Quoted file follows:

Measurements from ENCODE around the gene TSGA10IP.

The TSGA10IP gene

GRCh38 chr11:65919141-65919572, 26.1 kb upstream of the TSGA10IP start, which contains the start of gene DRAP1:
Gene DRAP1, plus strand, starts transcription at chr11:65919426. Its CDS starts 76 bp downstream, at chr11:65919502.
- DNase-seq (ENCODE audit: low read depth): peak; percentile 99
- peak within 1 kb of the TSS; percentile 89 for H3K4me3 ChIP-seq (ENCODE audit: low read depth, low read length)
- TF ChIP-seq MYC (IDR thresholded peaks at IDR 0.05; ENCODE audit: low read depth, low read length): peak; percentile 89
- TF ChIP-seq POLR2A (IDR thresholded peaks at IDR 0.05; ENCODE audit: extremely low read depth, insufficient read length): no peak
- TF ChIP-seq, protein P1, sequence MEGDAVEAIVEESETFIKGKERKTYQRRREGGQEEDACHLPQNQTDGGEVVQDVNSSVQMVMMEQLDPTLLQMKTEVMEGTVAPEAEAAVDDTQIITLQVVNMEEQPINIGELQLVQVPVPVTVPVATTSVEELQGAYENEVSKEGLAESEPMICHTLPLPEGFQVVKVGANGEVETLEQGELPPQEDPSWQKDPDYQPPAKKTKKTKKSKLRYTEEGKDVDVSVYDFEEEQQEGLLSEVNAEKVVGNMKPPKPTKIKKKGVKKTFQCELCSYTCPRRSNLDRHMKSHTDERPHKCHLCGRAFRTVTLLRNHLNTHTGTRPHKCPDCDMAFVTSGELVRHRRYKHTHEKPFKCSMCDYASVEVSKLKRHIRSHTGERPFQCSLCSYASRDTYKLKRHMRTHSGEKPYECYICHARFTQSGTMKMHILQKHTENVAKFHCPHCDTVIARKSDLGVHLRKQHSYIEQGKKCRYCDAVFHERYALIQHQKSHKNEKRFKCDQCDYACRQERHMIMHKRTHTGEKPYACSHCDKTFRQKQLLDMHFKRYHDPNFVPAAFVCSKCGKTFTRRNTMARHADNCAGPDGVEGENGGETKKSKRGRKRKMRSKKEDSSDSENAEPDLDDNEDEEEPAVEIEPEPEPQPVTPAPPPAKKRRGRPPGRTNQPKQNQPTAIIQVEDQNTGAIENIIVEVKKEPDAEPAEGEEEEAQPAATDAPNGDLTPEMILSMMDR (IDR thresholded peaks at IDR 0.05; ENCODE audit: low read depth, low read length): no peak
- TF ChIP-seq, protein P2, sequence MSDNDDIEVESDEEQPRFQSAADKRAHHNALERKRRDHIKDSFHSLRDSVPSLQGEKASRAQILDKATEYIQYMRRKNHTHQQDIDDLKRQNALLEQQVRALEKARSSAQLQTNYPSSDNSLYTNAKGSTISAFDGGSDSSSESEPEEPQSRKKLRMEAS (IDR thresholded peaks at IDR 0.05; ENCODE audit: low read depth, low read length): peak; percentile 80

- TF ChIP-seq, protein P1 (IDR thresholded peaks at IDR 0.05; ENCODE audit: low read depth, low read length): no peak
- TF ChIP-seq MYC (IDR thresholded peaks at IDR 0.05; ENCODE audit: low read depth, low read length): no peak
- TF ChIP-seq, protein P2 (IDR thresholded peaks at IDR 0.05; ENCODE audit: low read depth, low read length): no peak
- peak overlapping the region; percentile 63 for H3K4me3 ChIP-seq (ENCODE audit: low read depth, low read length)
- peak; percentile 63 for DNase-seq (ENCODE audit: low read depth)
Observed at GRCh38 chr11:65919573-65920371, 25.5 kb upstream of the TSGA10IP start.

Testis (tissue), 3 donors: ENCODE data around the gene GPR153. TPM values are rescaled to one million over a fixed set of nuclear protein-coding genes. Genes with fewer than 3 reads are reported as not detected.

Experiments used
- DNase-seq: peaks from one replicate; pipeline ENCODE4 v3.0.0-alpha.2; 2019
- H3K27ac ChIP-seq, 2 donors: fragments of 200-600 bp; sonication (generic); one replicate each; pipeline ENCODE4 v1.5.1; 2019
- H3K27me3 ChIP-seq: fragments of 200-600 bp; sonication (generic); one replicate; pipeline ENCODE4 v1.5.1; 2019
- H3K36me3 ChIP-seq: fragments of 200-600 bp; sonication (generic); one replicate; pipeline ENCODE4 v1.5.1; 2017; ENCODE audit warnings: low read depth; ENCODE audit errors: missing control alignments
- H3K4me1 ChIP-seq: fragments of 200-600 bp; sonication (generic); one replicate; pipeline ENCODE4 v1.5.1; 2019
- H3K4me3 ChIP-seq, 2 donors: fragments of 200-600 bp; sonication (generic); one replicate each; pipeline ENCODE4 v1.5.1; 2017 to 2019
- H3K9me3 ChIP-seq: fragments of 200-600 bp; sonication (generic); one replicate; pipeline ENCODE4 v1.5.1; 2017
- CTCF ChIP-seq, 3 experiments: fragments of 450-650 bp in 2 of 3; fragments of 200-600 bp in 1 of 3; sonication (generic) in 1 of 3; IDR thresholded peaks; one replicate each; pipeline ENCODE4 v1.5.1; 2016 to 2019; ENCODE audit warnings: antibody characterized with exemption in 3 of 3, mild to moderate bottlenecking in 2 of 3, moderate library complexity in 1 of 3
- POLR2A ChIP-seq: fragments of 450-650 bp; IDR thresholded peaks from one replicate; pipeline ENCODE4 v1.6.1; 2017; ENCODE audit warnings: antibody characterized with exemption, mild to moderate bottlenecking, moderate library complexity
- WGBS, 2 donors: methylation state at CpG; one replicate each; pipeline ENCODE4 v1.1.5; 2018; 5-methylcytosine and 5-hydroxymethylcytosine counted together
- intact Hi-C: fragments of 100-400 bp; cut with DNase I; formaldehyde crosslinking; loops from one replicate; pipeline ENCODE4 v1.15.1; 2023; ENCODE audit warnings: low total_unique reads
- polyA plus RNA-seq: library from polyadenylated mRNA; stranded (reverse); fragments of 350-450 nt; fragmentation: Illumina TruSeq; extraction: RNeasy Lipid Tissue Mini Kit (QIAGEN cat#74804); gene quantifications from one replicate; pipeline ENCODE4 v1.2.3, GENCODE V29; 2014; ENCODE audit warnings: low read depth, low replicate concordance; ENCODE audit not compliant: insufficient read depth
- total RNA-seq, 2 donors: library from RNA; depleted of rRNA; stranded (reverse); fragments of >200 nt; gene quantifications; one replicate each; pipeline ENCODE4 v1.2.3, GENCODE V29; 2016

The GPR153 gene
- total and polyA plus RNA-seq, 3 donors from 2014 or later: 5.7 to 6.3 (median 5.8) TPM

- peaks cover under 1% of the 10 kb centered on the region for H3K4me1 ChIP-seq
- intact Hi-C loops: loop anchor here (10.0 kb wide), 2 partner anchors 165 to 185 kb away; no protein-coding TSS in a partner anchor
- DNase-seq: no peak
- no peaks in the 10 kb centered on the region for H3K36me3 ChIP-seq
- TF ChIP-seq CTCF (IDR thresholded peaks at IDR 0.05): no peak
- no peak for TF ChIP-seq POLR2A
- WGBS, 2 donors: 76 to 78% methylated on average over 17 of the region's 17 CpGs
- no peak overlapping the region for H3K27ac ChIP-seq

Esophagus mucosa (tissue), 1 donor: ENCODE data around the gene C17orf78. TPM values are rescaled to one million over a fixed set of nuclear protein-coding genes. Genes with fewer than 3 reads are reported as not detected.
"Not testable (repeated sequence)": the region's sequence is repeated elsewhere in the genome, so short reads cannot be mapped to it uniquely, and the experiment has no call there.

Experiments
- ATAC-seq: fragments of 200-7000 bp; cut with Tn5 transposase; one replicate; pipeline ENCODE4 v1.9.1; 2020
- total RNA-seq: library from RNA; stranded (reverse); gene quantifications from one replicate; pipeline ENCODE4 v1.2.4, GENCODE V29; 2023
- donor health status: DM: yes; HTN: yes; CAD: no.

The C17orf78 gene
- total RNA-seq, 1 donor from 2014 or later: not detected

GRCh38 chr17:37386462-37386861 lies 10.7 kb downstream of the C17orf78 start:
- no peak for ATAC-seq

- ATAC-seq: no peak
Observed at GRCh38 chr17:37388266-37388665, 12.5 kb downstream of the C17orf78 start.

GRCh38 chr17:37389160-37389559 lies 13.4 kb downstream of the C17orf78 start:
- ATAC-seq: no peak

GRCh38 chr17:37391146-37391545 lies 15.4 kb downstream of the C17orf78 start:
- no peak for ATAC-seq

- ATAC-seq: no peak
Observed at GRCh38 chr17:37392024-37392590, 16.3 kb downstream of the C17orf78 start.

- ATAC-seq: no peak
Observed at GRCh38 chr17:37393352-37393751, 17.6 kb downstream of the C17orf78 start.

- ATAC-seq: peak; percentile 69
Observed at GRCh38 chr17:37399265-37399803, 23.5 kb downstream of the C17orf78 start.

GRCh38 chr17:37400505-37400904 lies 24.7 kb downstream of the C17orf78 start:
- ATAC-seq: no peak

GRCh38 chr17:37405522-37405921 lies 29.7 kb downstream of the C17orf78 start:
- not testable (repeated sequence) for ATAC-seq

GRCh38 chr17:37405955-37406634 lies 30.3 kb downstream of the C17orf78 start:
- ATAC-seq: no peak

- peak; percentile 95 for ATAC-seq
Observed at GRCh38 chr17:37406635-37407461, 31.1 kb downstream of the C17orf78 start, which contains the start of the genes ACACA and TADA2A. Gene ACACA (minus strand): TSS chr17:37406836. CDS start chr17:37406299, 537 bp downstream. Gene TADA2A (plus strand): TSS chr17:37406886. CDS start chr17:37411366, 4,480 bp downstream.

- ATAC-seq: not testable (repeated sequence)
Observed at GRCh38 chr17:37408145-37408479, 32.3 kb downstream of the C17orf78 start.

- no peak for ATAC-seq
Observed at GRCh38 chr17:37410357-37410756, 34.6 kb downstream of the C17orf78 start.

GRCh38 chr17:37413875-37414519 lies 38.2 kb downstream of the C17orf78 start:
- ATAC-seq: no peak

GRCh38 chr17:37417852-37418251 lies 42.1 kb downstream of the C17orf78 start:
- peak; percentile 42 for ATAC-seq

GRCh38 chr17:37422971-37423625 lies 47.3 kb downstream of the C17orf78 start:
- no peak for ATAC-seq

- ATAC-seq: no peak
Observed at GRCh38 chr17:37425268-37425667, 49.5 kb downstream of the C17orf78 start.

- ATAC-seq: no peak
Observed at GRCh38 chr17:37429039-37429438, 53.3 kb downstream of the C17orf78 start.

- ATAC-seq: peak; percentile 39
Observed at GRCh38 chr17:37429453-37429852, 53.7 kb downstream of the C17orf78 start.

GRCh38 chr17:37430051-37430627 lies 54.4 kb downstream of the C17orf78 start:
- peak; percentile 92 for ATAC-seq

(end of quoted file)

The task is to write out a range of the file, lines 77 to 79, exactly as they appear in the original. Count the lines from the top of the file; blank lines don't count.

- ATAC-seq: no peak

GRCh38 chr17:37417852-37418251 lies 42.1 kb downstream of the C17orf78 start:
- peak; percentile 42 for ATAC-seq